At Gesell Psychotherapy we have a warm, compassionate, down-to-earth style. Our therapists use a relational, depth-oriented treatment approach that focuses on helping people improve self-awareness, learn self-acceptance and create greater intimacy in their relationships.
It is common for patients to come in and report feeling "stuck". We work to help them find resolutions to their problems by better understanding themselves and communicating their needs to others. With just a little help they become "unstuck" and feel a great deal better.
We also often work with individuals who experience an inner critical voice that attacks them with messages such as: “I am not enough”; “I need to be a better person”; "I cannot trust others". Some explain feeling overly responsible and share that they have difficulty expressing their authentic feelings to others. Others judge themselves severely and feel strong feelings of self-loathing.
Many of our patients begin psychotherapy with the belief that they need to reject elements of their personality, body or spirituality in order to gain love from others. Feelings of hopelessness, shame, guilt, anxiety, and of “not being enough” are common. We help our patients learn to accept and care for themselves wholly and freely.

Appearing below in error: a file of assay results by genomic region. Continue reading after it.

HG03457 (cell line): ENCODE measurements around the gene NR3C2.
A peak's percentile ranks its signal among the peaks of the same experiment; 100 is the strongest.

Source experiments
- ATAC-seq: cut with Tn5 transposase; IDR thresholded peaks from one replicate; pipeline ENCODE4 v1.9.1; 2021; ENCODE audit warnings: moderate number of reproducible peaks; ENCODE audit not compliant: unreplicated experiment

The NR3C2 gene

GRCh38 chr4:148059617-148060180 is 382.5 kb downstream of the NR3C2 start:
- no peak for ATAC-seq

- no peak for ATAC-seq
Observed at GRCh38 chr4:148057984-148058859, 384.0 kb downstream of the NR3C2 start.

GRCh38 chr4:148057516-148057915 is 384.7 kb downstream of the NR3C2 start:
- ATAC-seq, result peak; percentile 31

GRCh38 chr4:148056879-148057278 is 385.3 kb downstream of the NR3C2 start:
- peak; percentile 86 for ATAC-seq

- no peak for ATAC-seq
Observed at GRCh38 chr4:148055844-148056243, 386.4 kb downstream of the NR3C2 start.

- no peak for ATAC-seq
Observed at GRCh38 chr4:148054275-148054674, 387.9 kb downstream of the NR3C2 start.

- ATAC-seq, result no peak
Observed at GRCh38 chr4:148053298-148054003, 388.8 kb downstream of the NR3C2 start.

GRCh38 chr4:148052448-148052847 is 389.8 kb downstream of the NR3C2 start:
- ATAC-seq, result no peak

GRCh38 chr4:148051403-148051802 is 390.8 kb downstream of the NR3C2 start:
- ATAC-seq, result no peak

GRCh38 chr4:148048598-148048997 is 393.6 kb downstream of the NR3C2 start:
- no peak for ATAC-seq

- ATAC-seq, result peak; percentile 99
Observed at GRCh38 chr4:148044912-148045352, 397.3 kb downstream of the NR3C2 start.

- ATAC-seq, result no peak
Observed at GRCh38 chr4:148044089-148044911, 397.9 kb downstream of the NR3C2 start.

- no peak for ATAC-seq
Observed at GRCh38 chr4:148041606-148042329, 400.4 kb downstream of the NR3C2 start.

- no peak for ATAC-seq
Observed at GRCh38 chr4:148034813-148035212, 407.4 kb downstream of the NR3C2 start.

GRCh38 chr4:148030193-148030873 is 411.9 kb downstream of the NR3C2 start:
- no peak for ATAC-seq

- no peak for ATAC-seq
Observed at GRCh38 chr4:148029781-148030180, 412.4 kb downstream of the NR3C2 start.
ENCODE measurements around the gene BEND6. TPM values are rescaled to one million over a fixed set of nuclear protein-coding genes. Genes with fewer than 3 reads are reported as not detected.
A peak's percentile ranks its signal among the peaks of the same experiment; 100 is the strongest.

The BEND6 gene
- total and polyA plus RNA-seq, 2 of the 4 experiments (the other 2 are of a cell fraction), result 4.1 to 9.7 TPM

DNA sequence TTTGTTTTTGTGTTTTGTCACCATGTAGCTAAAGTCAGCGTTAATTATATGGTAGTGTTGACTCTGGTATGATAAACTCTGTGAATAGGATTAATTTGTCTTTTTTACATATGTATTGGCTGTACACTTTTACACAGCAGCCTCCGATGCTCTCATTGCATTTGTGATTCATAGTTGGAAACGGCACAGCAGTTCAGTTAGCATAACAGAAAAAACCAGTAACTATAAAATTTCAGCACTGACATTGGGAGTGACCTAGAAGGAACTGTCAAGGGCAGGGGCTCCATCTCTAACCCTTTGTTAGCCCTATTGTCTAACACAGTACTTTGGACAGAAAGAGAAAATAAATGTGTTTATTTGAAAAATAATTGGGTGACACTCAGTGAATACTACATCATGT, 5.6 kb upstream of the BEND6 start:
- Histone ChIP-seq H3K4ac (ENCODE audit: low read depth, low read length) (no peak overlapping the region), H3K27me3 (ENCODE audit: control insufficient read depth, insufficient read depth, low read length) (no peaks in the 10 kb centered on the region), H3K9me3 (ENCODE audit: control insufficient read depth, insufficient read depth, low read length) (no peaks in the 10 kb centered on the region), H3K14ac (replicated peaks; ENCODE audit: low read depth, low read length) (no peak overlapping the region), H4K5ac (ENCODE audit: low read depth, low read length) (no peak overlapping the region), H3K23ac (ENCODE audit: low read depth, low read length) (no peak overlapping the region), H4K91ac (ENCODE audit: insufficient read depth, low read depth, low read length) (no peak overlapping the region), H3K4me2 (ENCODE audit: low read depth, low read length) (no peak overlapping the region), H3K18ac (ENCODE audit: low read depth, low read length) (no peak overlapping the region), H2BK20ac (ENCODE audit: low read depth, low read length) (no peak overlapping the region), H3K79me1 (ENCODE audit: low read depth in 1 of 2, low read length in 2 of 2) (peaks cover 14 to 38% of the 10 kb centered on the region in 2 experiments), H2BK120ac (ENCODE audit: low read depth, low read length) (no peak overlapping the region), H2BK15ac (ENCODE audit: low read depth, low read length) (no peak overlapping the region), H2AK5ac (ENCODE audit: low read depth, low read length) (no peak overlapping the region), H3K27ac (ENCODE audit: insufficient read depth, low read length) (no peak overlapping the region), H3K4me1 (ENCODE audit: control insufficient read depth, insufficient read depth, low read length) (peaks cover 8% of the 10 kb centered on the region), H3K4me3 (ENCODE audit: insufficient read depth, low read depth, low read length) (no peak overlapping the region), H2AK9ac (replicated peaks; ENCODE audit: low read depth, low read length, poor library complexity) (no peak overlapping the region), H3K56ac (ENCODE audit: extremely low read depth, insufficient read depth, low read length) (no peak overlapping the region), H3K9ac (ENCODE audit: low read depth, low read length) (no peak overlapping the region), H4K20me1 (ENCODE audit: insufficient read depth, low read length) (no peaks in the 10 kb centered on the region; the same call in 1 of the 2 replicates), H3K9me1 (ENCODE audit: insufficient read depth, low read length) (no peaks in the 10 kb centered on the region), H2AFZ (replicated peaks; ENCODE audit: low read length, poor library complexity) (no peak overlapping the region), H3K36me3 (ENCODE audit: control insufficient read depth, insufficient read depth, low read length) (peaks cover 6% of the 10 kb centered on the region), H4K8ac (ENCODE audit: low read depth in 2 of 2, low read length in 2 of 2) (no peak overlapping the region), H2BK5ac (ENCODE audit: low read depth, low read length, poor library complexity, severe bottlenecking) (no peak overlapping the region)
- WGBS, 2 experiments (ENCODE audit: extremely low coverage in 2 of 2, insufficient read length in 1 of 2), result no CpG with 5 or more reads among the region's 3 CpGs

Our patients discover that there is plenty of room for every aspect of their personhood. Shame, anxiety and self-loathing dissipate; self-acceptance is the natural byproduct of psychotherapeutic work. Self-compassion and acceptance lead to greater joy and fulfillment in interpersonal relationships.
Our areas of expertise include:
Depression and Anxiety
Adults who have endured childhood abuse or neglect
Perfectionism and Overacheiving
Young Adulthood (18-24 years of age)
Quarter-Life Crisis (25 to 35 years of age)
Mid-Life Crisis (Women 35-44 years of age/ Men 45-60 years of age)
We work with individuals of all beliefs. Our practice is inclusive with regard to religious beliefs, ethnicity, sexual orientation and gender.
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"The curious paradox is that when I accept myself just as I am, then I can change."
~ Carl Rogers